Communication between Storyline and 3rd party content

Aug 13, 2014

Hi everyone. I've been tasked by a customer to integrate a 3rd-party interaction (that I developed) into Storyline course so that the learners cannot skip the slide with the interaction. The client also wanted to pass the score from the interaction to Storyline to display custom feedback.

So I wanted to share the result and step-by-step guide with everyone. If you're inserting web objects on your slides, you should definitely read this (and show this to anyone who develops those objects for you).

Step 1. Make sure the web object is talking to Storyline.

Normally, browsers are not very happy about an embedded content frame talking to the parent page and vice versa for security reasons. Our interaction uses JavaScript function "postMessage" to send data to the parent page (i.e. Storyline). Among other advantages, this method makes sure that browsers cannot block this communication. PostMessage() has been introduced in JavaScript for exactly this reason.

Step 2. Create custom variables.

Custom variables are great and powerful. I created one for the game status and another for the game score. I can check my variables and execute certain actions based on their value later.

Step 3. Make sure Storyline listens to your messages.

It's simple. I just added a new trigger at the beginning of slide timeline that executes a simple JS function (see pic). Now Storyline can listen to whatever the embedded game sends it. It also saves the message data into Storyline variables. By the way, it is always good habit to comment your code.

Step 4. Restrict navigation.

First, I added a condition to the Next page button trigger. It only works if the game result custom variable equals "finished".

Then, I restricted navigation in player settings so users cannot skip slides using the player menu.

Finally, I created an extra trigger for the Next page button. It displays a warning textbox if the game result is anything but "finished". Otherwise some users might thing the Next page button is simply broken.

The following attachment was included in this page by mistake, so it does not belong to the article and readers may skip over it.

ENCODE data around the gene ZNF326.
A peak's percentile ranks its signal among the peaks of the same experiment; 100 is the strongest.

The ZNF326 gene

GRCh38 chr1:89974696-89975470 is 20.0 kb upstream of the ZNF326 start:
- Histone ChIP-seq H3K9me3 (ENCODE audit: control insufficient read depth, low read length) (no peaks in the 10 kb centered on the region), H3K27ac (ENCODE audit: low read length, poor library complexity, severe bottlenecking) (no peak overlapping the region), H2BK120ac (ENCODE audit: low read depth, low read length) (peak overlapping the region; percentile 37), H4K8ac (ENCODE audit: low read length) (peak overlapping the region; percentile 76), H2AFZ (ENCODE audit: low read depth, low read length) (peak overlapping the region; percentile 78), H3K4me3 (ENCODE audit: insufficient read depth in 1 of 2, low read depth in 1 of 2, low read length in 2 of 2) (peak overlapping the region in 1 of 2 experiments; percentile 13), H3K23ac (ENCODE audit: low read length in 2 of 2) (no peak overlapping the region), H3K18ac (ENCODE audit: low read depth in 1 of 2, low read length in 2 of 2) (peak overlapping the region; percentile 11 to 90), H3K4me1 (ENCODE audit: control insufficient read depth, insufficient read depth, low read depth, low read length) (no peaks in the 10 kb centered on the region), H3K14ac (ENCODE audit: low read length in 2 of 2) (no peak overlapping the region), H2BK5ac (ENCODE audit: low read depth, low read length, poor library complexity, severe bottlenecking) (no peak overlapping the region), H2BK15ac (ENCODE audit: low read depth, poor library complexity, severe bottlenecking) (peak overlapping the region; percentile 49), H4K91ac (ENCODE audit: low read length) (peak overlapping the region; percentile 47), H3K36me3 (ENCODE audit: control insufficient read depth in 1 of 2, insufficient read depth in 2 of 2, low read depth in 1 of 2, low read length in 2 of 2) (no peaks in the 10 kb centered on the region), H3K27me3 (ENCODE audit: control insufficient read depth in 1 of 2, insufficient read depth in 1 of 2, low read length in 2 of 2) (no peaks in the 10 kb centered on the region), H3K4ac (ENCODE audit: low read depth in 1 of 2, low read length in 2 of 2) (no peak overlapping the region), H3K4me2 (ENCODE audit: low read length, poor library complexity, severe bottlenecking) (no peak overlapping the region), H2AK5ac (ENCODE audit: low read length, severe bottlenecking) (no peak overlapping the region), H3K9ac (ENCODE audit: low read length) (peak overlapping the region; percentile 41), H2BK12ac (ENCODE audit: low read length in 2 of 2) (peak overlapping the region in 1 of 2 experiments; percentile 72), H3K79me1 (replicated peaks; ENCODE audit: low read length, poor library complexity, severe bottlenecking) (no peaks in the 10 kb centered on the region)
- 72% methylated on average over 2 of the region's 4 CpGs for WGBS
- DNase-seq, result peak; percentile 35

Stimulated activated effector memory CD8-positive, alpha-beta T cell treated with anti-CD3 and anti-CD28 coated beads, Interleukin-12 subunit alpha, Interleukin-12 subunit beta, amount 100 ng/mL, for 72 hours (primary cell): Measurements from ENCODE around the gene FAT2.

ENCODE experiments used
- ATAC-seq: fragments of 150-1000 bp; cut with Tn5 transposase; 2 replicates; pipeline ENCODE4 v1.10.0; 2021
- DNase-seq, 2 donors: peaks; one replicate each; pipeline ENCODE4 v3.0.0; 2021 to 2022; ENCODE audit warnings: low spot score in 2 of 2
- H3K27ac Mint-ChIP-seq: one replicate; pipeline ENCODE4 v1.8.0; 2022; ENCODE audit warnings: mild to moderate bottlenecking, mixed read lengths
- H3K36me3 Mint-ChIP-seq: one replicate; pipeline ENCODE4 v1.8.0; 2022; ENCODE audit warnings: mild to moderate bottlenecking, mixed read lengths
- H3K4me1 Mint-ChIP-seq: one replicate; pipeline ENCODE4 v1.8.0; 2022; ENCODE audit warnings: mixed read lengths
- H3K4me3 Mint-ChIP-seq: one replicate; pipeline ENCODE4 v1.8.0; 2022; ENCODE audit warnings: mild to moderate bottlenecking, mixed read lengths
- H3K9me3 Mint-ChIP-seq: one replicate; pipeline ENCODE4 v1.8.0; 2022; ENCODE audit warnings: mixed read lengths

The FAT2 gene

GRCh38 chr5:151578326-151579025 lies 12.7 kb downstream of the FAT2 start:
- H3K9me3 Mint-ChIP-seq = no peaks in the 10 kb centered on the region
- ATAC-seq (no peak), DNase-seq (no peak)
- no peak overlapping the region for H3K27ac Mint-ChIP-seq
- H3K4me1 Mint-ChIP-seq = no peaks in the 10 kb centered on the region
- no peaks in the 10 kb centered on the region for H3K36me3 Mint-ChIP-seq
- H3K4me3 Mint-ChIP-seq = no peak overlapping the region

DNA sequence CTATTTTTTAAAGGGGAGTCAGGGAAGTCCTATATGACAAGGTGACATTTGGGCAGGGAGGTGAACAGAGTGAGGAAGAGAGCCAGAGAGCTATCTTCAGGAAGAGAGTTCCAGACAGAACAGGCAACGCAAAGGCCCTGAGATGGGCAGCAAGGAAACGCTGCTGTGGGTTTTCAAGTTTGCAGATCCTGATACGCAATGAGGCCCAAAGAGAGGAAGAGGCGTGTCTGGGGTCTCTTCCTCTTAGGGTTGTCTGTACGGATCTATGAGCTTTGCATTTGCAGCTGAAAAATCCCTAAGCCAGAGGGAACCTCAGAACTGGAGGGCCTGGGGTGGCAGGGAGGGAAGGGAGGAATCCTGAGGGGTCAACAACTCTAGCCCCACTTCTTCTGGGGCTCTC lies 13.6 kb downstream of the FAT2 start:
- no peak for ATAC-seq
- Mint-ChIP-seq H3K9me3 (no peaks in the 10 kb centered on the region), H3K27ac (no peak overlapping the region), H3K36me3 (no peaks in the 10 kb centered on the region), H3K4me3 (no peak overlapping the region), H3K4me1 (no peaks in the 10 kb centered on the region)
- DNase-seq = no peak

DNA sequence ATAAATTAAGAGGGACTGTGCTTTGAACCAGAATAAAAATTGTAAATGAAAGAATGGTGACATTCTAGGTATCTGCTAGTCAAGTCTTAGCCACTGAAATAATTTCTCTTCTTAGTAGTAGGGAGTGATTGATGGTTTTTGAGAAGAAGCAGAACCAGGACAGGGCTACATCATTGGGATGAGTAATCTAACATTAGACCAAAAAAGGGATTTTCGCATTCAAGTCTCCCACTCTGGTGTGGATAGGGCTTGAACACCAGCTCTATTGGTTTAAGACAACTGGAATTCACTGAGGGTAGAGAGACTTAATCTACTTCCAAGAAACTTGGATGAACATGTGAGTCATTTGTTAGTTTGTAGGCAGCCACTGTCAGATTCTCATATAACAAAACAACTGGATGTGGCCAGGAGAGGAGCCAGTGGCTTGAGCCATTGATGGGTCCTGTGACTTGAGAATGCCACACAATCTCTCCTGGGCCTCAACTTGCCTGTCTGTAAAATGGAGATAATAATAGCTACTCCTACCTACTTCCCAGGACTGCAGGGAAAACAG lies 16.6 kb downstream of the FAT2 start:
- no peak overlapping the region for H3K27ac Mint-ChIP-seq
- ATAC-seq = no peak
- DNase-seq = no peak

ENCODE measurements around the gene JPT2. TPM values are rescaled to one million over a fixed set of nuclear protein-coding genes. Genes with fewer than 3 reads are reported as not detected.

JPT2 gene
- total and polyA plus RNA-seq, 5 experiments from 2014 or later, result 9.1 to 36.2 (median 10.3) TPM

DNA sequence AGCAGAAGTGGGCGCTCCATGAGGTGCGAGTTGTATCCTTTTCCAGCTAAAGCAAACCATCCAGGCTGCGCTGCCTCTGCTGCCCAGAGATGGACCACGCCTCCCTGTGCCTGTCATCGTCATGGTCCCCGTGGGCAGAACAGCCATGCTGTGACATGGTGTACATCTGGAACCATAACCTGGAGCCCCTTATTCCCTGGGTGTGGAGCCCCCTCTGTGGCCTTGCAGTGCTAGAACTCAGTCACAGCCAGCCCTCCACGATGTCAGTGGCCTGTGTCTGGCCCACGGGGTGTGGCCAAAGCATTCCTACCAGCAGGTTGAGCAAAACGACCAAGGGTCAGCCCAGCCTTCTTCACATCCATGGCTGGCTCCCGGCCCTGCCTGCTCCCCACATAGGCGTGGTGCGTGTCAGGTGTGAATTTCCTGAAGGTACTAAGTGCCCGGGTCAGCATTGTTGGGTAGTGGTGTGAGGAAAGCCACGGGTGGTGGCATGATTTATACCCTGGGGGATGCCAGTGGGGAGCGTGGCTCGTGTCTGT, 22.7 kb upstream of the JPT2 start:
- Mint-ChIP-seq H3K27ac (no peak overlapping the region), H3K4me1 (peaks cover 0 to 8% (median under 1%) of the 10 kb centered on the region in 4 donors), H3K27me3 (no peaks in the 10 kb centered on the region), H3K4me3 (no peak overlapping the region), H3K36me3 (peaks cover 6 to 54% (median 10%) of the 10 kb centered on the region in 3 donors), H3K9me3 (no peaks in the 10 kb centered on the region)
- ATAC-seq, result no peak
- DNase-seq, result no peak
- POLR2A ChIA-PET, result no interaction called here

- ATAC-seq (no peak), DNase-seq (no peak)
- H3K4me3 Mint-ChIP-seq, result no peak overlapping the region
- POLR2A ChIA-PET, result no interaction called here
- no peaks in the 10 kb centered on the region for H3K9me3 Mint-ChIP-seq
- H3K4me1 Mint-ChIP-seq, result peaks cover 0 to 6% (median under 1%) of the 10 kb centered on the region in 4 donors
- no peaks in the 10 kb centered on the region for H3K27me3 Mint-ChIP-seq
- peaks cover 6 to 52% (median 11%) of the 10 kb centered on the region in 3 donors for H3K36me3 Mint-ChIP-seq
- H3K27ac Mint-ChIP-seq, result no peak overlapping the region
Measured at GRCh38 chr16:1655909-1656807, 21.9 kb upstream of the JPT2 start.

Step 5.

I added the score to the other slide. If you want to display a custom variable in text, simply do this:

  1. Go to Insert > Text > Text Box and click once on your slide to create an active text box.
  2. With the text box selected, go back to Insert > Text > Reference
  3. Select Counter and click OK

Also, check out this excellent tutorial:

The whole result is available in the attached .story file.

You can also view it live here: free to get in touch if you need help with anything. I've been playing around with Storyline and JavaScript a lot recently, so I'll be happy to share and learn.

6 Replies
Steve Flowers

Good stuff, Sergey! I like the PostMessage() method but have had some trouble with consistent operation in older browsers.

A parent DOM reference, on the other hand, hasn't failed yet when communicating from an iFrame to the containing window. Have you seen problems with parent reference going from the iFrame to the parent? It's impossible to push the other way using DOM references, which makes PostMessage() handy.

Sergey Snegirev

Thanks, Steve. PostMessage has certain limitations in IE but can still be used in all browsers (

As for the DOM references, they will not work cross-domain, unlike PostMessages. Since a lot of our users embed BranchTrack dialogues directly from into their courses that are then hosted, we cannot use that. If you add all HTML files locally to your course, you can easily just use DOM references to parent/child.

Suzanne Armstrong

Hi Sergey,

Thanks for this post! Is it possible to do something similar with video content that is hosted on a third party site? I have a client that wants to stream a very lengthy video clip through a storyline screen and wants to prevent the user from proceeding to the Quiz (in Storyline) until they've watched the entire video.

I've been playing with a the file posted on this thread but am also seeking other options to understand fully what is possible.

Thank you!

Sergey Snegirev

Hi Suzanne! Steve's example with triggers in that thread is pure genius.

If you're looking at a 3rd party video hosting, you will have to use a bit of scripting. Almost any decent 3rd party video player offers an API to access its timeline with JavaScript. You would need to constantly monitor the current playhead position and issue an alert the user if they skip a piece. You can also see when the video has reached the end and enable the Next button then. I'll try to find time to build a YouTube example for this.

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